Socialized medicine is not merely a vague, distant threat. For the past decade, since the enactment of Medicare, American doctors have been sliding slowly into socialized medicine, largely without realizing it. Under the guise of making Medicare work, preventing overcharging, setting quality standards, etc., the Federal government has intruded deeper and deeper into the practice of medicine in this country. Today many doctors and their staffs spend huge numbers of hours filling out government forms in order to be reimbursed for treating Federally-subsidized patients. In many cases they now find themselves being reimbursed according to government-devised fee schedules, regardless of their actual charges. The saddest aspect of this situation is that most doctors are voluntarily taking part in this process, when there is no legal requirement that they do so.
One man who tirelessly points this out is Lester Karotkin of Houston, TX. Dr. Karotkin notes that "Nowhere in the various Federal laws and regulations are physicians required to accept third-party intervention. But the bureaucrats are clever. The key words are always request or if—if a physician certifies, never a physician must certify.…" In other words, the HEW bureaucrats have devised a constitutional way of persuading legally ignorant doctors to give up their right to be free of government interference.
Even before Medicare began, Karotkin had figured out how to avoid third-party intervention in his practice. "We doctors are good citizens and we tend to do what we're told," he relates. "I know that I always did, until one day when I was filling out insurance forms I suddenly said to myself, 'My God, I've become a clerk for insurance companies.'…I stopped filling out their forms and sent them my own, which requires from me only a simple statement of diagnosis, treatment, charges, and my signature."
Karotkin's plan worked, and when Medicare was enacted, fellow physician Ben White generalized the idea into what they called the Individual Responsibility Program (IRP). The basic principle of IRP is that the doctor-patient relationship is one of mutual responsibility. "The physician undertakes to provide the patient with the best medical services he can," notes Karotkin, while "the patient, in turn, assumes the responsibility of compensating the physician for his effort." Thus, any relationships with third parties are extraneous. If the patient wants reimbursement, whether from Blue Shield, Medicare, or a private insurer, it is his responsibility, not the physician's, to obtain it. In this way the physician remains free of government attempts to control his practice.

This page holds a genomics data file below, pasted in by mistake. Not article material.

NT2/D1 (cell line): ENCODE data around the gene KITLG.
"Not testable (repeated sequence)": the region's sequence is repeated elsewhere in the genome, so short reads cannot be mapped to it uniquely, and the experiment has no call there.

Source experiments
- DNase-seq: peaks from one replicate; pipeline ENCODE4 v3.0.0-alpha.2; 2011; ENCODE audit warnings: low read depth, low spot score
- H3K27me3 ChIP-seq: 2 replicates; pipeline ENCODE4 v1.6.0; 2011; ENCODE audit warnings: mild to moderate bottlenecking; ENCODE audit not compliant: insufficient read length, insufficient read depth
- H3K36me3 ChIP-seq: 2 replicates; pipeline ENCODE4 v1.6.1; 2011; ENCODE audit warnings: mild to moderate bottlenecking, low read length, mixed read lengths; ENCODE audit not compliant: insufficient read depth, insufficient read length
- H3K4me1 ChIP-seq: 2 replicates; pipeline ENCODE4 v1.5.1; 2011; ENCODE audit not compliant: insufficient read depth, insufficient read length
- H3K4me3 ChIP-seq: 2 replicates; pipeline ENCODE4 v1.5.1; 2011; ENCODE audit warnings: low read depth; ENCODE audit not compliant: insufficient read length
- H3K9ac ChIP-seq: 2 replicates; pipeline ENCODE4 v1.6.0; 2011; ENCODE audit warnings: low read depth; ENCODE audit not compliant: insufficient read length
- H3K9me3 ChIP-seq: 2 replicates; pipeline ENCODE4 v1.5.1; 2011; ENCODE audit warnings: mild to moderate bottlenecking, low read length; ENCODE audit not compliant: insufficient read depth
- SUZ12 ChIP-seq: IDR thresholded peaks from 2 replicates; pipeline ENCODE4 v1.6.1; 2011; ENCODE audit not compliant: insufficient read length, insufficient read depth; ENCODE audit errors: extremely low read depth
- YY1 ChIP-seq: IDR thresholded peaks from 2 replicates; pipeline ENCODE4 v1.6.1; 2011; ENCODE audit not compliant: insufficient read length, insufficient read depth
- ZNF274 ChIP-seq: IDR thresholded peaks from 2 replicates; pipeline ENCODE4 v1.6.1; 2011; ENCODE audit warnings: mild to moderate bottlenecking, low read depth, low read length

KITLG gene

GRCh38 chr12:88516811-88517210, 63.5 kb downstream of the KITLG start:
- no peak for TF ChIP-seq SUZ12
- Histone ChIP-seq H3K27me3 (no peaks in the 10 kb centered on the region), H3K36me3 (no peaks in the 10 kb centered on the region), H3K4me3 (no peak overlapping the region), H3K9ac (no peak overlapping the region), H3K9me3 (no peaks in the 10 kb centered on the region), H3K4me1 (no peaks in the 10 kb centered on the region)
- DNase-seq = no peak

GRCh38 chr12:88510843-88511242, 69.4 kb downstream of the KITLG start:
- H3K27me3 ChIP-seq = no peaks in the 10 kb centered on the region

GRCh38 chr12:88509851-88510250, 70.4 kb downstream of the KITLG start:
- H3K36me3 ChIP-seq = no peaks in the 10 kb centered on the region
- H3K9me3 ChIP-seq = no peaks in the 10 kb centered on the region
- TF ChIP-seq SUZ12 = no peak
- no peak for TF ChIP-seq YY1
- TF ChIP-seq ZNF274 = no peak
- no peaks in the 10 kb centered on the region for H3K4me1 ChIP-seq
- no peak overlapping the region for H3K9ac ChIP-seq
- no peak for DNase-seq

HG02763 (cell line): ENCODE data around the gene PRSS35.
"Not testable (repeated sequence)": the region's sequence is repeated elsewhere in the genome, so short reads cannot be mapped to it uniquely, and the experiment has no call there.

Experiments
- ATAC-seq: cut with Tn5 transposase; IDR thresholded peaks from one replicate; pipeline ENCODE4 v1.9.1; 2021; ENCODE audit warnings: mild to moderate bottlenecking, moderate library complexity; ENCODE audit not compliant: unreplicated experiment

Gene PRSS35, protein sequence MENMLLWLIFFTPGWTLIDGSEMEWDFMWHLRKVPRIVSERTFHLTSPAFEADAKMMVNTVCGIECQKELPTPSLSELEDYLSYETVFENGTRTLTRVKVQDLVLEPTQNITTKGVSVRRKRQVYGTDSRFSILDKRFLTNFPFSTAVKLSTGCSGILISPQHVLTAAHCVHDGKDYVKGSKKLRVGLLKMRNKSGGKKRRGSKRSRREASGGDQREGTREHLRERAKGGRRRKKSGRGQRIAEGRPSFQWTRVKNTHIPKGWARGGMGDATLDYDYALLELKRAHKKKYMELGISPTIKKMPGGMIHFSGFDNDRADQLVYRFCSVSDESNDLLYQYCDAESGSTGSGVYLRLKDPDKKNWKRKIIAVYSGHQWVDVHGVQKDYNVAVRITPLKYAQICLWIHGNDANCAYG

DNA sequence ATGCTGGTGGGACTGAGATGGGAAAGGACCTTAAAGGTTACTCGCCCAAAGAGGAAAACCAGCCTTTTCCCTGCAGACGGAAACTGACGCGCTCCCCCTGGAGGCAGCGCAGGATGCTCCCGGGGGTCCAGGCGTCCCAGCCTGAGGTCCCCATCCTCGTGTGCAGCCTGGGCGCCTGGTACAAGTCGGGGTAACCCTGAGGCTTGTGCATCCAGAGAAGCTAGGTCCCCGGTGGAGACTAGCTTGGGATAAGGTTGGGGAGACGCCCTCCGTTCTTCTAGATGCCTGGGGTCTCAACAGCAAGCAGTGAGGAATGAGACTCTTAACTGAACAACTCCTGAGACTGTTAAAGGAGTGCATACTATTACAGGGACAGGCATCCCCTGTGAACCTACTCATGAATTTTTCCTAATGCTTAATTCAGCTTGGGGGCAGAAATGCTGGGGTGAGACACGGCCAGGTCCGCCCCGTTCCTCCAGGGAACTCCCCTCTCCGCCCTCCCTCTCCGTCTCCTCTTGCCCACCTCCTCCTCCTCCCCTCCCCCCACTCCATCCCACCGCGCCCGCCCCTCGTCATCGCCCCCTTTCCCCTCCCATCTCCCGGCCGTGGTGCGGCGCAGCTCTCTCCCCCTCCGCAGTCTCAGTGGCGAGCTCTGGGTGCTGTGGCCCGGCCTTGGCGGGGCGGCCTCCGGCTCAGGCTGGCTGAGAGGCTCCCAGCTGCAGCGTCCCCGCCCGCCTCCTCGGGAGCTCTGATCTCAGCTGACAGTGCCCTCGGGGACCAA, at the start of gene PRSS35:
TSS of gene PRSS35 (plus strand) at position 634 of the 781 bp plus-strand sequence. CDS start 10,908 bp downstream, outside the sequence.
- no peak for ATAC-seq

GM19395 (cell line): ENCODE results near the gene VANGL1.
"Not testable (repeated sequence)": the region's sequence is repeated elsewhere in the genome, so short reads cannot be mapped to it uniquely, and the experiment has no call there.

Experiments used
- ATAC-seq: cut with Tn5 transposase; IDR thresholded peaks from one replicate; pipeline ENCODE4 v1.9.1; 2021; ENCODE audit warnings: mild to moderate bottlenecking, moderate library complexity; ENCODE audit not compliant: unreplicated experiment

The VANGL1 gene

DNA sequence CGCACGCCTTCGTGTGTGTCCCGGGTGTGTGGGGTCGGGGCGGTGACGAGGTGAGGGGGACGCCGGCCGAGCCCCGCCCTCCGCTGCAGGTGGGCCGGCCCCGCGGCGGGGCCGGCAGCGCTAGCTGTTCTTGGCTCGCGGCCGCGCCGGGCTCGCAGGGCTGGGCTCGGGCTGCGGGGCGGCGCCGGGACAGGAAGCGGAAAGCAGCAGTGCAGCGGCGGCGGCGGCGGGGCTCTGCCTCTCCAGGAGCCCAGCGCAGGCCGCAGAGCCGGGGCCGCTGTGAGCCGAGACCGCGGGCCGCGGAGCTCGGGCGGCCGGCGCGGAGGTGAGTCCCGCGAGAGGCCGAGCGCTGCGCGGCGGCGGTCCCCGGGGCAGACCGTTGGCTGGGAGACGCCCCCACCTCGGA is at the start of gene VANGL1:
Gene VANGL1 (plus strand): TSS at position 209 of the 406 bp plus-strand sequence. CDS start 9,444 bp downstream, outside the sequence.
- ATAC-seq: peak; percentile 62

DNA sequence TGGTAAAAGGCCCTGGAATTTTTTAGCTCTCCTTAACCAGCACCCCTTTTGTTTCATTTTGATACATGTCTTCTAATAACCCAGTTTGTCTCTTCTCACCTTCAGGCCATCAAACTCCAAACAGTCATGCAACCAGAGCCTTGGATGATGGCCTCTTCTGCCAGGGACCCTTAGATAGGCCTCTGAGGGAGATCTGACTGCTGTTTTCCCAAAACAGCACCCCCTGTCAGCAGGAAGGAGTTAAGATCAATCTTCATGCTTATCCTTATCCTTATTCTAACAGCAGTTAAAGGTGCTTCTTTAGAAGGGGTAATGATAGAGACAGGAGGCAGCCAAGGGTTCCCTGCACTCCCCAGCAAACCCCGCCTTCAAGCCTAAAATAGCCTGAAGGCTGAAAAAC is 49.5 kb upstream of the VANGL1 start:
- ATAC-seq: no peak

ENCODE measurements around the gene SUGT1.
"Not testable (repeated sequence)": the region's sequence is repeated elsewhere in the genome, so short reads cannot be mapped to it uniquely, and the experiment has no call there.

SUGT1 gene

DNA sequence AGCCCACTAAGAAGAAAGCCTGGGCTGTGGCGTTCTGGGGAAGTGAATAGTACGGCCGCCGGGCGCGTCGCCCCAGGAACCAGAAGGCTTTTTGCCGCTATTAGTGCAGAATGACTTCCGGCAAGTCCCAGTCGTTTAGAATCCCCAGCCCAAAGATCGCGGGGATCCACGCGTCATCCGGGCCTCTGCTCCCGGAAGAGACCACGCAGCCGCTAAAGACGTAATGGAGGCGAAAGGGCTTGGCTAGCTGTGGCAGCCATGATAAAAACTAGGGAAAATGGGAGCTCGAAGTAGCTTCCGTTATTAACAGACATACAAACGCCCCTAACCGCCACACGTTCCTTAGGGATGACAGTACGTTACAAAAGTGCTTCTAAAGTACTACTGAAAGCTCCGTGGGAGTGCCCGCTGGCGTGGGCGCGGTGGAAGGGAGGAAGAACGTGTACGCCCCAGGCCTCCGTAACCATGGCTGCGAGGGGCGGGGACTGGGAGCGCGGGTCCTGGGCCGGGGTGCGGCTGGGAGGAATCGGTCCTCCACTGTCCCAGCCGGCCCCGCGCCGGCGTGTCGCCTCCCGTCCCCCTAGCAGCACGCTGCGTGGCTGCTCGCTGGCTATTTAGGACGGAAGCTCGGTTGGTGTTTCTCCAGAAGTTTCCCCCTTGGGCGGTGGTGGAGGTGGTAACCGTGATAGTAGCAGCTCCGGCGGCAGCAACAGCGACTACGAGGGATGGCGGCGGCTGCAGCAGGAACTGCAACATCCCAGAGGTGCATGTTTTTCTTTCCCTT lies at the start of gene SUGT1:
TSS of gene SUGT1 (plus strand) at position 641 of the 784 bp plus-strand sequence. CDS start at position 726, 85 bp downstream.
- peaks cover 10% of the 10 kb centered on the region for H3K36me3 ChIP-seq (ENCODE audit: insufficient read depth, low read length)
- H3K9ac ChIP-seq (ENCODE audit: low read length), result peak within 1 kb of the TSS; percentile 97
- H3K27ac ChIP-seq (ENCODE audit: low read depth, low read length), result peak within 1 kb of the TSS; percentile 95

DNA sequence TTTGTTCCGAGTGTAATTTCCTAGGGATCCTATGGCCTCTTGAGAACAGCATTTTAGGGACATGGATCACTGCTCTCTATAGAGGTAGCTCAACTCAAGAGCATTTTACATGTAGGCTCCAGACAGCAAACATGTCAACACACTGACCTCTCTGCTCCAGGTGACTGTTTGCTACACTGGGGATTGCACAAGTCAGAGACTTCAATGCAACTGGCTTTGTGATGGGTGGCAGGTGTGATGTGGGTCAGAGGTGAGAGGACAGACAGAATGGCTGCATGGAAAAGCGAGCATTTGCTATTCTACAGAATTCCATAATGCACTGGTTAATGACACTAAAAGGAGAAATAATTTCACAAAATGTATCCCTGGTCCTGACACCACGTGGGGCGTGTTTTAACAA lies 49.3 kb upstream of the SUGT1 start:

The Harris County Medical Society adopted IRP in 1965, and it was endorsed by the Texas Medical Association in 1966 (and later by the AMA). Unfortunately, after an initial burst of enthusiasm, interest faded. Many physicians could not resist the lure of easy money from Medicare and Medicaid. Fearing that many patients might not pay if billed directly, they opted for the "sure thing" of obtaining reimbursement from the government. But when Medicare budgets soared out of sight in the 1970's, HEW began being stricter about how it reimbursed; paperwork requirements increased, fee schedules were adopted and tightened, to the point where many doctors today receive only partial reimbursement for their services.
The result is a new interest in IRP, and new attention focused on Lester Karotkin. After articles on IRP and Karotkin appeared in Private Practice last year, his office began receiving numerous requests for information, from doctors all across the country. In response, he provides all inquirers with basic information on how to set up such a program, including sample reporting forms and explanatory letters to patients. In a nutshell, Karotkin recommends the following principles:
1. Address any medical reports about a patient only to the patient himself.
2. Submit statements of charges for professional services only to the patient or his guardian.
3. Accept payment only from the patient or his guardian.
4. If payment is received from a third party, send it back with an explanation (and send a copy to the patient).
5. Explain the program to patients, pointing out the mutual trust involved in the relationship.
Karotkin reports excellent results with IRP. His practice has increased in volume each year and his collection rate has remained at over 90 percent. He reports few problems with insurance companies. "At first they balked at the idea…but after adequate explanation, virtually all insurers acknowledged the propriety of the method and silenced their objections." As far as the government is concerned, Karotkin himself has had no problems, since he is a non-participant in Federal subsidy programs. But some of his patients have recently been refused reimbursement of hospital care service by the local intermediary for Medicare, Group Medical and Surgical Service. Karotkin is working on preparing a lawsuit against them, in cooperation with the Private Medical Care Foundation. He contends that the intermediary (which demands that Karotkin supply additional information on its forms, as a condition of reimbursing the patients) is violating Section 1801 of the Medicare Act, which explicitly prohibits interference with a physician's practice of medicine by agents of the Federal government.
With the government now trying to introduce PSROs, and with the threat of National Health Insurance in the air, Karotkin is more than ever convinced that IRP is the only way out. "Ten years ago we tried to tell American physicians that in IRP we had developed a first refuge from third-party interference in medicine. Now I believe it's a last refuge." (Those interested in details on setting up an Individual Responsibility Program can contact Dr. Karotkin at 6720 Bellaire Blvd., Suite C, Houston, TX 77036.)
This article originally appeared in print under the headline "Spotlight: Lester Karotkin, M.D.".